“There are a lot of people in this town who make a lot of money off of cruise ships,” said Mark Rossi, a city commissioner and owner of Rick’s and Durty Harry’s Entertainment Complex, which is on Duval Street, the town’s main drag, and does brisk business with passengers. “It’s a big boost to the economy.”
At the moment, 350 cruise ships stop in Key West each year, bringing about 837,000 passengers in 2011, a number that is expected to drop to 711,000 this year, according to a recent Chamber of Commerce presentation. Passengers spend an average of $84, chamber officials have said. On any given day, 1,900 to 6,000 passengers disembark, strolling over to Duval Street to eat, drink, take a trolley tour, visit the nearby sites and make purchases.
Some of these guests return to Key West for longer visits after those brief stops, business owners say.
But opponents are skeptical of the long-term benefits. They argue that dredging the channel would not only be expensive (about $36 million, according to the Army Corps of Engineers), but would also give rise to more cruise ship passengers, though the number is not expected to jump drastically.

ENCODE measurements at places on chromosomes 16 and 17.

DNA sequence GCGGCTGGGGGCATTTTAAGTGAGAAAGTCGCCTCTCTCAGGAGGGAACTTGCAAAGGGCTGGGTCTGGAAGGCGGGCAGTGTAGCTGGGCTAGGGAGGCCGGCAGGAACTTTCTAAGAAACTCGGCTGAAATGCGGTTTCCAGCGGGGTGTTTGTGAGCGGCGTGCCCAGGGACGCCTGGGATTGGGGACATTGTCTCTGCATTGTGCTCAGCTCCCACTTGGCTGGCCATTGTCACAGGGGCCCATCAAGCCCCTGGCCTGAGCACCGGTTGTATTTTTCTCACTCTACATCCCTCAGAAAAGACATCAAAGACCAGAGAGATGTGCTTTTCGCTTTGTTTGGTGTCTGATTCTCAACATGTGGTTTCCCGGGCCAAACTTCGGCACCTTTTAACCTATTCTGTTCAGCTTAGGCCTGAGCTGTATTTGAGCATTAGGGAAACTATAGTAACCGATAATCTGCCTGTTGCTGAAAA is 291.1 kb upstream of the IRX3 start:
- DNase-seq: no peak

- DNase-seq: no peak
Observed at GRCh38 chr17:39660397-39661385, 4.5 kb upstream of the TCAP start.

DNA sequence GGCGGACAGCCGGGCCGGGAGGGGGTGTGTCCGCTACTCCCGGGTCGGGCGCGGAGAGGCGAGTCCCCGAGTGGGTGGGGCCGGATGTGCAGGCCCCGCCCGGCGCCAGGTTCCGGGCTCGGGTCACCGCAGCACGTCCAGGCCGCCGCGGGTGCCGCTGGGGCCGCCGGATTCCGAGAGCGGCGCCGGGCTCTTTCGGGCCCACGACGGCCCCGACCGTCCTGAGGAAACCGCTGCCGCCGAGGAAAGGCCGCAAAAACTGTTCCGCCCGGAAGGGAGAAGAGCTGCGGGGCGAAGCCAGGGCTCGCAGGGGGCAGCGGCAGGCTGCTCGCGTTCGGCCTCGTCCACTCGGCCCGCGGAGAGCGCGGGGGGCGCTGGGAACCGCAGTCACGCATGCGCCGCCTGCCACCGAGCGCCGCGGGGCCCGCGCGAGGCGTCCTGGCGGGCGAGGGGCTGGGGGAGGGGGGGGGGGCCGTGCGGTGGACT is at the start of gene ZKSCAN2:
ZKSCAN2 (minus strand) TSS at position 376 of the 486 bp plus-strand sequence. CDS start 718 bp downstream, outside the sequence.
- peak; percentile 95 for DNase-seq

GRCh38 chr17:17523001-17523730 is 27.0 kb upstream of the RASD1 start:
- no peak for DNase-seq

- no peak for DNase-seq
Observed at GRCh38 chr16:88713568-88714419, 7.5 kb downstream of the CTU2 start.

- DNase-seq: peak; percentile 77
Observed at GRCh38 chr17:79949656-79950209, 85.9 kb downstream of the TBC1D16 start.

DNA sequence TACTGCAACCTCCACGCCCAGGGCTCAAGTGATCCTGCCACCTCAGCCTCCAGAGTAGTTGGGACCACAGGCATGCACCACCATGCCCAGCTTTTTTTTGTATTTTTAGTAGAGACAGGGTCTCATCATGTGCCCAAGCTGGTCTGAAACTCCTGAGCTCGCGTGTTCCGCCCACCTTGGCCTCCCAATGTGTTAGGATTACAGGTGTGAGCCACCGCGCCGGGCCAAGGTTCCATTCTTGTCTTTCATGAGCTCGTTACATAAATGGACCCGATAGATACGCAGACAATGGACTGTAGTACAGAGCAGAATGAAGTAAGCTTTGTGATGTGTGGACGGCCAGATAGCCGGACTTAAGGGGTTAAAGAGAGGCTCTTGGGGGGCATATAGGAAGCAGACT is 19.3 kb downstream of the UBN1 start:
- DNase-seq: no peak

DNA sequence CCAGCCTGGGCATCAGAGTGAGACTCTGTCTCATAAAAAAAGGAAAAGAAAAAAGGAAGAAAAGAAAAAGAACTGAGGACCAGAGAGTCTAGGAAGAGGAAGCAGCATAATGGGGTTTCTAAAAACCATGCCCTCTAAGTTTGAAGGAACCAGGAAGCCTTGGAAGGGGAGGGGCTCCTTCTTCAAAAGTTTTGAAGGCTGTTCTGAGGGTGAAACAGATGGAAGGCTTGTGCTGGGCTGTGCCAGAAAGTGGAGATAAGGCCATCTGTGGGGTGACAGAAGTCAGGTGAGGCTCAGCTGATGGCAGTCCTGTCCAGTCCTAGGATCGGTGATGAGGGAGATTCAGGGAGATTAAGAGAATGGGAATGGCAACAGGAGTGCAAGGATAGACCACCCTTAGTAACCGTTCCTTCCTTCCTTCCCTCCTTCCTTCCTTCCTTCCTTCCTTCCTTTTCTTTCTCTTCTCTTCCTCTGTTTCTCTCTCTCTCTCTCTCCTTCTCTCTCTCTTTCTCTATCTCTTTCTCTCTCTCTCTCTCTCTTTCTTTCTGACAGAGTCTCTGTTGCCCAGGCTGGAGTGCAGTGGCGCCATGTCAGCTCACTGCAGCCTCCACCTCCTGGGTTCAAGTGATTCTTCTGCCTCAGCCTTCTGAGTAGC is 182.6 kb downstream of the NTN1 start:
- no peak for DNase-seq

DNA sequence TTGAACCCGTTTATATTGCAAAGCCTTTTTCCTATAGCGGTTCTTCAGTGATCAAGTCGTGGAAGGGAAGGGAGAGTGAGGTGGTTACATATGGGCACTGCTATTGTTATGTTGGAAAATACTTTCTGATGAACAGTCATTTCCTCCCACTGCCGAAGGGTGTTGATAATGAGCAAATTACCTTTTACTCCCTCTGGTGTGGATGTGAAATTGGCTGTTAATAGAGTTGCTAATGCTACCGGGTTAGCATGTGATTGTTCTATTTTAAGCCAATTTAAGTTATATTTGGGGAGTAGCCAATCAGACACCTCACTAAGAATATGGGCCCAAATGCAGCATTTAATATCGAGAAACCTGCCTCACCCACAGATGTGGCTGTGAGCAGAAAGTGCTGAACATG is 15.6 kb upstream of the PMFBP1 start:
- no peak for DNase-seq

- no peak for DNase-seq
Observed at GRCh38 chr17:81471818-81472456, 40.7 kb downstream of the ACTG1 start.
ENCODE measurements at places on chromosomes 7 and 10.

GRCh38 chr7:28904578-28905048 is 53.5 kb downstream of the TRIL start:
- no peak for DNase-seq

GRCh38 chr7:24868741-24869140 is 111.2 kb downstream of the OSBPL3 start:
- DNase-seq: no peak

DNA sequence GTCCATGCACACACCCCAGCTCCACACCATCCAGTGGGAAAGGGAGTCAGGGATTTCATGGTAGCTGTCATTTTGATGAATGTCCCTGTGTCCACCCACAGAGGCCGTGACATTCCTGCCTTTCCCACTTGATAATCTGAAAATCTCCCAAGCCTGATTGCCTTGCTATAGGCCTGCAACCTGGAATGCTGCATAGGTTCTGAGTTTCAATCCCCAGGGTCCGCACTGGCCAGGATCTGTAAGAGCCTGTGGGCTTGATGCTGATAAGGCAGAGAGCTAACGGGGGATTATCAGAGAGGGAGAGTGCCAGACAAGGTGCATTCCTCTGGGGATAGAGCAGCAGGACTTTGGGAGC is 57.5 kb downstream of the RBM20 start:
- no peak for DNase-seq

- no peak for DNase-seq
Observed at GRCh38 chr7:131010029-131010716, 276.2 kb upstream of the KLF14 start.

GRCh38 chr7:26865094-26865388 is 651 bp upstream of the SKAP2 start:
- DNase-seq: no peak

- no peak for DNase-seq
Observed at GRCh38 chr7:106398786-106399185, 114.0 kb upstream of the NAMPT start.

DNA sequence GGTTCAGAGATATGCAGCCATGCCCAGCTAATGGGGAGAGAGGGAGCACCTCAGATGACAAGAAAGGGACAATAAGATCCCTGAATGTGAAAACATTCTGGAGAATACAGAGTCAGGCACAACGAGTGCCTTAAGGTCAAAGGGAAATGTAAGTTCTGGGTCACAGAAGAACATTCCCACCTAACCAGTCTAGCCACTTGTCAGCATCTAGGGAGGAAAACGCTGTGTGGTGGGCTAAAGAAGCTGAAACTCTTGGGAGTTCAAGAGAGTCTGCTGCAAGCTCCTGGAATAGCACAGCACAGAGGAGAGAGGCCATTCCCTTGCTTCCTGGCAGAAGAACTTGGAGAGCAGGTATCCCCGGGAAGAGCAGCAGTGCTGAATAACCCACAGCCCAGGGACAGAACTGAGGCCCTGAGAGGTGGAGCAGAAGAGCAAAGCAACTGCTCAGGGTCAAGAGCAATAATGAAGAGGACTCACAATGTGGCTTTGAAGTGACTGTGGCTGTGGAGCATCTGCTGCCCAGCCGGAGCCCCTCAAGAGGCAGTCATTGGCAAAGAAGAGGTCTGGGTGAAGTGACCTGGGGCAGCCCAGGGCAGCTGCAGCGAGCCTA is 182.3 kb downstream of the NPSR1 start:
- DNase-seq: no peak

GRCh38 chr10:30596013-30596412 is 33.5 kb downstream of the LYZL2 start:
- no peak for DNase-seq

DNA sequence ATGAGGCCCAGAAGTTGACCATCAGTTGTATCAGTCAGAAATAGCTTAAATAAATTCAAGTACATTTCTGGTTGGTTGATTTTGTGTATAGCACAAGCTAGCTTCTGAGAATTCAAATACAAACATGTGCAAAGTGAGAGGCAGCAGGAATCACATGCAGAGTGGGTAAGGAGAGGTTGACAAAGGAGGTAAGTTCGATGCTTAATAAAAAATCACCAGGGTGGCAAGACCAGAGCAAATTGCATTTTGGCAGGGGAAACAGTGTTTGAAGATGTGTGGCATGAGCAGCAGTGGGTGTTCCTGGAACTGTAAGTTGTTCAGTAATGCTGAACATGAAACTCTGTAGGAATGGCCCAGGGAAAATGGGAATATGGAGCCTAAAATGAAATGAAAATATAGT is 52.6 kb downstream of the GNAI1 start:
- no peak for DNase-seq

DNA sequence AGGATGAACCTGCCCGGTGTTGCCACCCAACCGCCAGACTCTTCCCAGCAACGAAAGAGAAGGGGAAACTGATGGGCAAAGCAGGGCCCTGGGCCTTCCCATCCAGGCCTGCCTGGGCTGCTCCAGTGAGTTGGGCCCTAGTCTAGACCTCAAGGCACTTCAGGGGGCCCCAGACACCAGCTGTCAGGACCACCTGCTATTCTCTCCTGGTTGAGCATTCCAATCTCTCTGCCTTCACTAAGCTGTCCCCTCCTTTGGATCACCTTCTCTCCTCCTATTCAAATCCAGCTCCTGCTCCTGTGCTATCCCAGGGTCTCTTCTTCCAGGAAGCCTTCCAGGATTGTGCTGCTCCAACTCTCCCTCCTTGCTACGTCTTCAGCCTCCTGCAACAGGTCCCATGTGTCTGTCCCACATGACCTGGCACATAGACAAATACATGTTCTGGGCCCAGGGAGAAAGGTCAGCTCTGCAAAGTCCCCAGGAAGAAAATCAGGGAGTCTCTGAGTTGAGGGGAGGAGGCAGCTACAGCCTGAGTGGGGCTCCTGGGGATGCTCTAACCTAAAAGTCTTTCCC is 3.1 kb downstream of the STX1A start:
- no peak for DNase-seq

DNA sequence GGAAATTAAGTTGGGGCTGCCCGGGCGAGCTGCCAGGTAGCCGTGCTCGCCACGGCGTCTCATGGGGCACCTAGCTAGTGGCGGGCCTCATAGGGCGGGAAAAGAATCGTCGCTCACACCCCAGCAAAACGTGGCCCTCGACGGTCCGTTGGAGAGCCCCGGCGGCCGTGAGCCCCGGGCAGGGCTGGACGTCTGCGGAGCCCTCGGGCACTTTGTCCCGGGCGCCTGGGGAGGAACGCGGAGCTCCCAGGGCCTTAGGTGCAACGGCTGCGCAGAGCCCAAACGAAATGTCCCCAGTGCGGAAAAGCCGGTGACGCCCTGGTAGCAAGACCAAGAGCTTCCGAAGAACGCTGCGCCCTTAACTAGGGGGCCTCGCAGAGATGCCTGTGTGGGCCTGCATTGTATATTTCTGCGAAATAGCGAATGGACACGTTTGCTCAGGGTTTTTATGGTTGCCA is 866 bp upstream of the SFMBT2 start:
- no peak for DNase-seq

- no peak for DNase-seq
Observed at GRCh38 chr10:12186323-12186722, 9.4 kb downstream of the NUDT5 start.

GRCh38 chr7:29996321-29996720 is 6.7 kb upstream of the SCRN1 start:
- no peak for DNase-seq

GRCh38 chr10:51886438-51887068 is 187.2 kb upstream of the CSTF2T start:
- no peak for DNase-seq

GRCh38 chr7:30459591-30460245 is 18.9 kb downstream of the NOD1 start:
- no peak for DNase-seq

Their fear, they add, is that larger ships would generate more ticky-tacky stores and party-hearty bars along Duval Street. This, in turn, would discourage visits from the kind of tourists who stay for days in high-priced hotels, spend more money and appreciate a more highbrow culture.
Many residents already lament that they steer clear of Duval Street, with its cruise ship crowd and copycat stores, because it is usually insufferable, a point that they say underscores an erosion of their quality of life.
In addition, expanding the channel has raised environmental concerns. It could disrupt endangered coral on an already diminished reef and disturb the water quality in the area, which is one of Key West’s most precious assets, environmental groups say.
For opponents of dredging, next fall’s referendum gives Key West an opportunity to swap mass tourism for a more select variety.
“The referendum opens up the whole cruise ship debate,” said John Martini, a prominent sculptor who has lived in Key West since the 1970s and has long disliked the cruise ship traffic and its consequences. “There’s already too many people. Period. People are elbow to elbow, and there are guys holding ‘Everything is $5’ signs. I think Key West can support itself with higher-end business.”
“All of this degrades the brand,” he added. “Duval Street has deteriorated, and it continues to deteriorate.”
But the debate is often unvarnished.
Cruise ship supporters say there is more than a whiff of snobbery to the opposition.
“There are comments that are a little intolerant about cruise ship people who come from Middle America and get sunburned — that doesn’t sound like ‘One Human Family’ to me,” said John Dolan-Heitlinger, who leads the Key West Seaport Alliance. “What are we going to do, ask people to show their tax returns?”
Mr. Martini sees it another way. Key West residents are stewards of the city, its legacy and the health of its shore.
“Key West is too important to sell to the lowest bidder,” he said. “And we’re selling it short, really selling it short.”
By Lizette Alvarez, The New York Times